You see her faith advises members against taking part in what they consider services associated with a “false religion.” A funeral is considered a religious service because it may include such practices as the congregation joining in prayer with a “worldly” minister or priest who is not of their faith, and God-forbid the funeral be held in a church. Mother’s was held in a funeral home.

People who purport yourselves to be God’s children — check yourselves. 

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Fanning the Flame

My personal journal has 786 pages, 319,829 words, so far. I know that because the status bar in my Microsoft Word document tells me so. Experts will tell you that there are some differences in a diary and a journal, for this purpose I’ll use both words interchangeably.

Sometime around the late 1970s, I began journaling. Like many people who write diaries I used a pen and paper, and in the years that followed, I dutifully filled three, thick loose-leaf binders with almost daily entries. And then one day, I shredded every single page from each of those volumes.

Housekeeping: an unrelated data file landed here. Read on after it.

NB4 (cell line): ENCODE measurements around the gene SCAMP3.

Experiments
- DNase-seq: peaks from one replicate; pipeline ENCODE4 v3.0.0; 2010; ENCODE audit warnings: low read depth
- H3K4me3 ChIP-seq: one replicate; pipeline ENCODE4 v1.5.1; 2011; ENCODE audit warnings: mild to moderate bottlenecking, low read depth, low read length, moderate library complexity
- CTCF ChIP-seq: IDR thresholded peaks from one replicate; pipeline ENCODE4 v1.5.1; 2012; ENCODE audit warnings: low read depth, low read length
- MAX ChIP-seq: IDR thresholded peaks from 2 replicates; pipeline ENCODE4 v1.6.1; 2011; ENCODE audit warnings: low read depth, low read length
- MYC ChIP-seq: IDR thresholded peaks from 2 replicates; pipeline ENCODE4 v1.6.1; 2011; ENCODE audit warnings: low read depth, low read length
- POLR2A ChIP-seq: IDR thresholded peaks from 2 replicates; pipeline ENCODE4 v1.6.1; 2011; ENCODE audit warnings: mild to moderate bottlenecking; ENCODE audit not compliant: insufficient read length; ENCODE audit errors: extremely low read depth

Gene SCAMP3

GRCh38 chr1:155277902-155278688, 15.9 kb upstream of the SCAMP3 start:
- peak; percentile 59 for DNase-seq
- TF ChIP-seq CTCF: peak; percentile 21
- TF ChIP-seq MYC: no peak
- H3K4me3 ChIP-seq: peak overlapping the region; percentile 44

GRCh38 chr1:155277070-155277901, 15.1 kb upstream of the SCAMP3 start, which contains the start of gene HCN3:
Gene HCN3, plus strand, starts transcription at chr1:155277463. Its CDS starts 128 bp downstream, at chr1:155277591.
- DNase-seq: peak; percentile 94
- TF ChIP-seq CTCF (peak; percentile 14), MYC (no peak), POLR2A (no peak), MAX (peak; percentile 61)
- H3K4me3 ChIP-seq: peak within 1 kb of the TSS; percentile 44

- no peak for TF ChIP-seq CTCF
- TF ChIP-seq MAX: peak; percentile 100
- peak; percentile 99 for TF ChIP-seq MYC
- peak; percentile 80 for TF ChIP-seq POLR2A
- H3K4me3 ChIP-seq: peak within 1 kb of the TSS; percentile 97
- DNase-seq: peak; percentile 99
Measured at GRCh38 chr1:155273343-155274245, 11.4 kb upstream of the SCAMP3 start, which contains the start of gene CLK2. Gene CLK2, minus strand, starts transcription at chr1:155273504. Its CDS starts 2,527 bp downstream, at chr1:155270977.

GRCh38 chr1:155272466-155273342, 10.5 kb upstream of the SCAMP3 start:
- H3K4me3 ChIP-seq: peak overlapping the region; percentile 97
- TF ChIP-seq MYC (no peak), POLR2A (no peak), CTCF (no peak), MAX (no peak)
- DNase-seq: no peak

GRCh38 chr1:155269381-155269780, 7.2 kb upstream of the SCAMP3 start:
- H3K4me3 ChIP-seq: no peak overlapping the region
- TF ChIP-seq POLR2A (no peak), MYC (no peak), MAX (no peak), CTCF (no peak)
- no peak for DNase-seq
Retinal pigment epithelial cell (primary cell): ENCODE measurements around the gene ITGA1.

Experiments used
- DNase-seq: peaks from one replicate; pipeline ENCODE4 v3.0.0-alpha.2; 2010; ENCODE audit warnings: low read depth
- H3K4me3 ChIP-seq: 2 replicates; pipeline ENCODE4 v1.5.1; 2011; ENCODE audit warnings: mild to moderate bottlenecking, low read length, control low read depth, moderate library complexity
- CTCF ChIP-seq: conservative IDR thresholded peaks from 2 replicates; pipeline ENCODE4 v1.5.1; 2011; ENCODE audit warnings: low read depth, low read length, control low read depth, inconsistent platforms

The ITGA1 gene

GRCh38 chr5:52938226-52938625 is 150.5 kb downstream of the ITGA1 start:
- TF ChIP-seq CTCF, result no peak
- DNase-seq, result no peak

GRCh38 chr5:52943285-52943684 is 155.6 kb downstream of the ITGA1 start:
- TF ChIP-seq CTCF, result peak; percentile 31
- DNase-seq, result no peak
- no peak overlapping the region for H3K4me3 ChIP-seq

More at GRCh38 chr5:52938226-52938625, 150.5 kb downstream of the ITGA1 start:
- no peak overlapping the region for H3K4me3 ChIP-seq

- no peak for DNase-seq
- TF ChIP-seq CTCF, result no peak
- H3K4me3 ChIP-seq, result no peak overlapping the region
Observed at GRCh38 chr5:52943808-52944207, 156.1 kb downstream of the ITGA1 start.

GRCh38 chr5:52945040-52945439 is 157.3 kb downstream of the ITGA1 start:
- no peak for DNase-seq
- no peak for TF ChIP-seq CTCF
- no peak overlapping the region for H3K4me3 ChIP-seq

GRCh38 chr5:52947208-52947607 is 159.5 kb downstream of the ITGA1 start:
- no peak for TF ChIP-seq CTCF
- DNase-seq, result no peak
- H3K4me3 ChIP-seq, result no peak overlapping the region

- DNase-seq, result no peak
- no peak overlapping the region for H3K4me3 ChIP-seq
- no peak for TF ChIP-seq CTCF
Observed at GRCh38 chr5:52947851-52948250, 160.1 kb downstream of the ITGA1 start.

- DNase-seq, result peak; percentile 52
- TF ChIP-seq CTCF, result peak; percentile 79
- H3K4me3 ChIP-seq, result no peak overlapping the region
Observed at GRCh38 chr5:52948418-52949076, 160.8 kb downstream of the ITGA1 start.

Thinking about it now, I realize that it was not the first – nor last – regrettable thing I have done in my lifetime. But on that day, some years ago, when I destroyed my journals it was because I had a flashback to when I was around 12 or 13 years old.

In those early teen years, I had a little diary with a pink cover that I had purchased from Murphy’s five and dime store. The diary had a flimsy key lock that one could easily open with a hairpin. I kept the book hidden from my family – so I thought – between the mattress and box-spring on my twin-sized bed. Teenagers today are much savvier. They know that of all the places to hide something, beneath your mattress is the last place. That’s the first place your mother looks for your stash of anything.

Before I tell you, I’m sure that you’ve already figured out that my mother found my diary and even worse, she read it. There were no shocking revelations in there, just the age-appropriate thoughts, emotions, observations, and dreams of a young teenage girl growing up in the early sixties.